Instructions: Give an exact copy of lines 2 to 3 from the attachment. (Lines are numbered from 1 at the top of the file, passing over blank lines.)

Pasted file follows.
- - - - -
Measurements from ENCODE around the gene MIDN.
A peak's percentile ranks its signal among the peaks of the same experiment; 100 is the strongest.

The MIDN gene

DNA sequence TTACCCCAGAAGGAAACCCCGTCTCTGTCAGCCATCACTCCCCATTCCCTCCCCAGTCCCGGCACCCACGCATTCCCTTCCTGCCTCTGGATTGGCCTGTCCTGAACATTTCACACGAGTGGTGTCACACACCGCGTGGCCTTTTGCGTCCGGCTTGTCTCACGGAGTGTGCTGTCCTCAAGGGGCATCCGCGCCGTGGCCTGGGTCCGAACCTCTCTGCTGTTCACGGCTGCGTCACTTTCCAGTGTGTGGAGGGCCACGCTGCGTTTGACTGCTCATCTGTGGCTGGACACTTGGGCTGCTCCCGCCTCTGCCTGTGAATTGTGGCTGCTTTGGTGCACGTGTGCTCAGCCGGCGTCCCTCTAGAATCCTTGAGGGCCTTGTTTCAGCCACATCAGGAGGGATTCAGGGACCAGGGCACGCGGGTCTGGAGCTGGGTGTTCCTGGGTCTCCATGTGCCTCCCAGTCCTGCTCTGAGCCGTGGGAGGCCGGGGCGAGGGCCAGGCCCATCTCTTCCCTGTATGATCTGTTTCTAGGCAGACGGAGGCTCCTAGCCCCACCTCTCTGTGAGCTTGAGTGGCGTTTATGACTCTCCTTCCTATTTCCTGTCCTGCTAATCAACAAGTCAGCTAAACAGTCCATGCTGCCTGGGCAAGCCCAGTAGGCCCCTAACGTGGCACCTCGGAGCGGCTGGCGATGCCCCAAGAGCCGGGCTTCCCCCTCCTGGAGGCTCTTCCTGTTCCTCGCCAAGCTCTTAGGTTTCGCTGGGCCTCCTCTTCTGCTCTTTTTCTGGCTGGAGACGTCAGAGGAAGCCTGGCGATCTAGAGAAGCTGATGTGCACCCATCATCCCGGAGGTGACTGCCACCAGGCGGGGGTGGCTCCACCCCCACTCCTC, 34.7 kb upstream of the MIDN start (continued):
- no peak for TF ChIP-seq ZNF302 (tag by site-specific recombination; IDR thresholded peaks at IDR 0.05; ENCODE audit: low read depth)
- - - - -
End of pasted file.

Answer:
A peak's percentile ranks its signal among the peaks of the same experiment; 100 is the strongest.

The MIDN gene